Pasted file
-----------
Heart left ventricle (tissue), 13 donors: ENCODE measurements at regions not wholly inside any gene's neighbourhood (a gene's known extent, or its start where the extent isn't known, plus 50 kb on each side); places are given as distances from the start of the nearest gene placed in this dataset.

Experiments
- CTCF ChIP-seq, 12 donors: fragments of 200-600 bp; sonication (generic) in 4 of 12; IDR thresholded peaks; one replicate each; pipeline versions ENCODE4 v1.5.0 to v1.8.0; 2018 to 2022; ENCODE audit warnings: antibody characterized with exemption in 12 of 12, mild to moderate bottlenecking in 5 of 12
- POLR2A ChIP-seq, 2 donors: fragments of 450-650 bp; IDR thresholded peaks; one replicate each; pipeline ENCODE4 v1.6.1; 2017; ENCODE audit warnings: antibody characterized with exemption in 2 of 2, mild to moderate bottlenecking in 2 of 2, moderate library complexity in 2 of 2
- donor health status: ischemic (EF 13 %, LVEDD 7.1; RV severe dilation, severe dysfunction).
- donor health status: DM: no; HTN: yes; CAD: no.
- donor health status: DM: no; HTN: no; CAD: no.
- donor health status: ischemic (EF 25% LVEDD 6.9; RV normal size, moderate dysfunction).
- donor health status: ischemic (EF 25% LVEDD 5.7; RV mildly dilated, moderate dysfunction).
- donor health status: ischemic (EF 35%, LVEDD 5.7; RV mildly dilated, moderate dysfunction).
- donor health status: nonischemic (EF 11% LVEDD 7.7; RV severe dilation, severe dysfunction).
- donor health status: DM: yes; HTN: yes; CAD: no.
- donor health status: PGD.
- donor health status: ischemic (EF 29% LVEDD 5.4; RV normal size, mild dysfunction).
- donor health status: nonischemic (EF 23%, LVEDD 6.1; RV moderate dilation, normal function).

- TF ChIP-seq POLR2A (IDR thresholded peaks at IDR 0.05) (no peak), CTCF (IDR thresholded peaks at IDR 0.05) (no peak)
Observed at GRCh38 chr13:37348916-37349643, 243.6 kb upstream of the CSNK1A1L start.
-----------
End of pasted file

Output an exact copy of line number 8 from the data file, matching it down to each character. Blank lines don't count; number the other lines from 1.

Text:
- donor health status: ischemic (EF 25% LVEDD 6.9; RV normal size, moderate dysfunction).